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France: The new national cloud strategy - data transfers and localisation implications

The French Government ('the Government') announced1, on 17 May 2021, that Bruno Le Maire, Ministry of Economy, Finance, and Recovery, Amélie de Montchalin, Minister of Transformation and Public Service, and Cédric O, Secretary of State for Digital Transition and Electronic Communications, have presented, on the same day, the French national cloud strategy ('the Strategy'), built in line with others European initiative on the matter. OneTrust DataGuidance analyses this development and its significance.

Rafael Garcin/

In particular, the Government outlined that cloud technologies bring along three major challenges for France: the transformation of private organisations and public administrations, France's digital sovereignty, and economic competitiveness. In addition, the Government noted that the cloud presents risks for the integrity of French citizens' data, both from a technical stand point, with increasing cyber attack activities, and from a legal perspective, considering the presence of extraterritorial legislation providing access to the data of citizens and French administrations and organisations to foreign countries.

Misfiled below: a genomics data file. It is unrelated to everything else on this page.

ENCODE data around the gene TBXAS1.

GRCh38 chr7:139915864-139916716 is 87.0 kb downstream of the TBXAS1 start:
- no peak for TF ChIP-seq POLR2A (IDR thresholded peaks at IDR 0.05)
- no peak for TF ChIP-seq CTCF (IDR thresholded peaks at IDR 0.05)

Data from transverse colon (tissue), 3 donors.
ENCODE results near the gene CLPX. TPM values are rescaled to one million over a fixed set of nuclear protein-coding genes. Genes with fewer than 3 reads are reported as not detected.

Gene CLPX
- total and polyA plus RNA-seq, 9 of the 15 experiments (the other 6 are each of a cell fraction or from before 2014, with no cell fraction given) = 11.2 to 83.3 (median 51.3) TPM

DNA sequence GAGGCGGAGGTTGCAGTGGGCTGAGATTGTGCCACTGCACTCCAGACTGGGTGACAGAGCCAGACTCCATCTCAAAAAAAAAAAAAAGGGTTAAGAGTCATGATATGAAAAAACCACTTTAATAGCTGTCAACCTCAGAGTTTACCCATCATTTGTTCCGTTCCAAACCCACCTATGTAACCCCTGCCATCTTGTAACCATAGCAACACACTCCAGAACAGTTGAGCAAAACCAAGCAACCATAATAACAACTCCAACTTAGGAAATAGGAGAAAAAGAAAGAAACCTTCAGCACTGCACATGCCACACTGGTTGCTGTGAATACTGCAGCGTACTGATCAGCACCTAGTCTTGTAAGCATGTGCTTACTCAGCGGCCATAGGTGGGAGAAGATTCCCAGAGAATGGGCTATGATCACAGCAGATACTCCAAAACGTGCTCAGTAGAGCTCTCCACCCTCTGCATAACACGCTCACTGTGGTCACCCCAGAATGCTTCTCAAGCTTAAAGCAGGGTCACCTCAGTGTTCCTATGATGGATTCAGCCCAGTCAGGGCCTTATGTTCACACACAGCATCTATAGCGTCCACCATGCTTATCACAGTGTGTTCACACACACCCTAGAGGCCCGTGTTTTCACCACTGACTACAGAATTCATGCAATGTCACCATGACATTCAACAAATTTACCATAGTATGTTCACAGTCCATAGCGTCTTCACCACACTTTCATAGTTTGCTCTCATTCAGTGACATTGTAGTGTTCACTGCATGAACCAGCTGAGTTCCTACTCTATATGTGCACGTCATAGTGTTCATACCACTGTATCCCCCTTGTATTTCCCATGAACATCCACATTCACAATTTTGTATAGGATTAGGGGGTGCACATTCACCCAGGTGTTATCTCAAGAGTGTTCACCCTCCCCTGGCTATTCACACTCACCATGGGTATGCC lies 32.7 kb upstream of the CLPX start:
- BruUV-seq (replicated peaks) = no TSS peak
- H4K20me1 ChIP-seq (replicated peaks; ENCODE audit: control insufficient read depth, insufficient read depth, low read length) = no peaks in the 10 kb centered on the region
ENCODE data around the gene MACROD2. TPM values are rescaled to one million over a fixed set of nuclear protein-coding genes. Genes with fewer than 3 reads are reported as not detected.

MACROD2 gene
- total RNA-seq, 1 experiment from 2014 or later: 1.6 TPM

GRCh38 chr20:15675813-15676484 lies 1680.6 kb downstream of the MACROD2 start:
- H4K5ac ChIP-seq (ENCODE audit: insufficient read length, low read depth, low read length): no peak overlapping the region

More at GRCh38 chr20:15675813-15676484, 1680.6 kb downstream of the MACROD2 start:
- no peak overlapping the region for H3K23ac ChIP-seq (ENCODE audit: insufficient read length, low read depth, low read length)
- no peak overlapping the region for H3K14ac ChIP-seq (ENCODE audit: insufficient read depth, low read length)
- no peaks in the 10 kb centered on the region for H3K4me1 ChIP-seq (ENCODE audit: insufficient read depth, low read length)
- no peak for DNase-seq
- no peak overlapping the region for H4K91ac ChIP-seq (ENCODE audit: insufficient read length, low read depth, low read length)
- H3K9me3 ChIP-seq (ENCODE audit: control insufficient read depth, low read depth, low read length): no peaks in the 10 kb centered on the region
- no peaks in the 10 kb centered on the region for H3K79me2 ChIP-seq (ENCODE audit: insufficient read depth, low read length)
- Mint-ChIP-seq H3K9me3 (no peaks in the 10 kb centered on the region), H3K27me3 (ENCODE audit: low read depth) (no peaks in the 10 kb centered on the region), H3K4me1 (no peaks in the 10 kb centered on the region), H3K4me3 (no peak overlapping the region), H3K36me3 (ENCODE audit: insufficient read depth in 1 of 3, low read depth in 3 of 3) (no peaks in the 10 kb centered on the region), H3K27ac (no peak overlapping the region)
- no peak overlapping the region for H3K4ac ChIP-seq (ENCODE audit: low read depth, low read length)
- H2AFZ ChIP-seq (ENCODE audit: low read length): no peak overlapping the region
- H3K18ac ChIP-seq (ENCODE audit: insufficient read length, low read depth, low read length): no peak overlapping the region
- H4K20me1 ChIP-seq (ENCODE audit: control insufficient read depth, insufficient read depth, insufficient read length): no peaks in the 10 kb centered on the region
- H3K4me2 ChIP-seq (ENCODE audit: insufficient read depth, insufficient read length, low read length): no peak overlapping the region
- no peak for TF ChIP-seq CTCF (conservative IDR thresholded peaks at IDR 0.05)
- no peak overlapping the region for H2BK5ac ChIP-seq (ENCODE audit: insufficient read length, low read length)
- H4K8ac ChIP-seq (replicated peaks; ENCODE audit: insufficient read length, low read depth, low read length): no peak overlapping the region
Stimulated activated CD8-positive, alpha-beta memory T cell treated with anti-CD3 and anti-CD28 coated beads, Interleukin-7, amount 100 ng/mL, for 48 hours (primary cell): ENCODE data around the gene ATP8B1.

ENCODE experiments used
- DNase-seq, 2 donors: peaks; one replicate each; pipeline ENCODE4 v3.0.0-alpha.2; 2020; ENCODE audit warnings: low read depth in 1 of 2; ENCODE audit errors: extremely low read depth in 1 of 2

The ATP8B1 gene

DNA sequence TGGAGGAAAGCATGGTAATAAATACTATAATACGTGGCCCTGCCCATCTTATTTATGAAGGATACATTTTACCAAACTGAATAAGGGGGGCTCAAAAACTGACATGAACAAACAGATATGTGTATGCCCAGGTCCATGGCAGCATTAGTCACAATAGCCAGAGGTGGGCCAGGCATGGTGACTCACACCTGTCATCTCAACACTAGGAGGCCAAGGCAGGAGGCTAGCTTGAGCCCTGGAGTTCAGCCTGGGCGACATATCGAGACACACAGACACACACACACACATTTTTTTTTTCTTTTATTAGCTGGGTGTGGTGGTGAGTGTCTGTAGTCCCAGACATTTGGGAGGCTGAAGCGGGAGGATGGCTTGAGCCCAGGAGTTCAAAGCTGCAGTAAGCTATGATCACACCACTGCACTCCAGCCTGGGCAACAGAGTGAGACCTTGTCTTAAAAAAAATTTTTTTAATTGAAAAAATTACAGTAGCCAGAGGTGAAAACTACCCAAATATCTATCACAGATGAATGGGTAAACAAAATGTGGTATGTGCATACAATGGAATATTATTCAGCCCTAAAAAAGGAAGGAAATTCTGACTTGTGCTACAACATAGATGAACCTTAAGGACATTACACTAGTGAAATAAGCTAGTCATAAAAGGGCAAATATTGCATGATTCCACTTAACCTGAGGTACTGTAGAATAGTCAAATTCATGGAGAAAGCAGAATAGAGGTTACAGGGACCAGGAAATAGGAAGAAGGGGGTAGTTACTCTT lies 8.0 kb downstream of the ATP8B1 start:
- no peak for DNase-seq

To meet these challenges, the Government highlighted that the Strategy has been developed upon three main policies.

1. A new trusted cloud label

The Strategy aims to create a new label for trusted cloud service providers in order to support the use of the best international cloud services whilst protecting the data of French citizens and ensuring a high level of security of such data. To this end, the Strategy highlights that raising the level of protection for personal data is a priority and that the label will be based on 'SecNumCloud' Security Visa, as offered by the National Cybersecurity Agency of France ('ANSSI').

In particular, the trusted cloud label will offer a double level of security - legal and technical. In relation to the potential use of non-European cloud services providers, the Strategy notes that these organisations may also be labelled as trusted cloud providers where certain conditions, relating in particular to the entity operating these services and the location of the stored data, are met. In this way, the label will allow the creation of organisations combining European shareholding and foreign technologies under licence.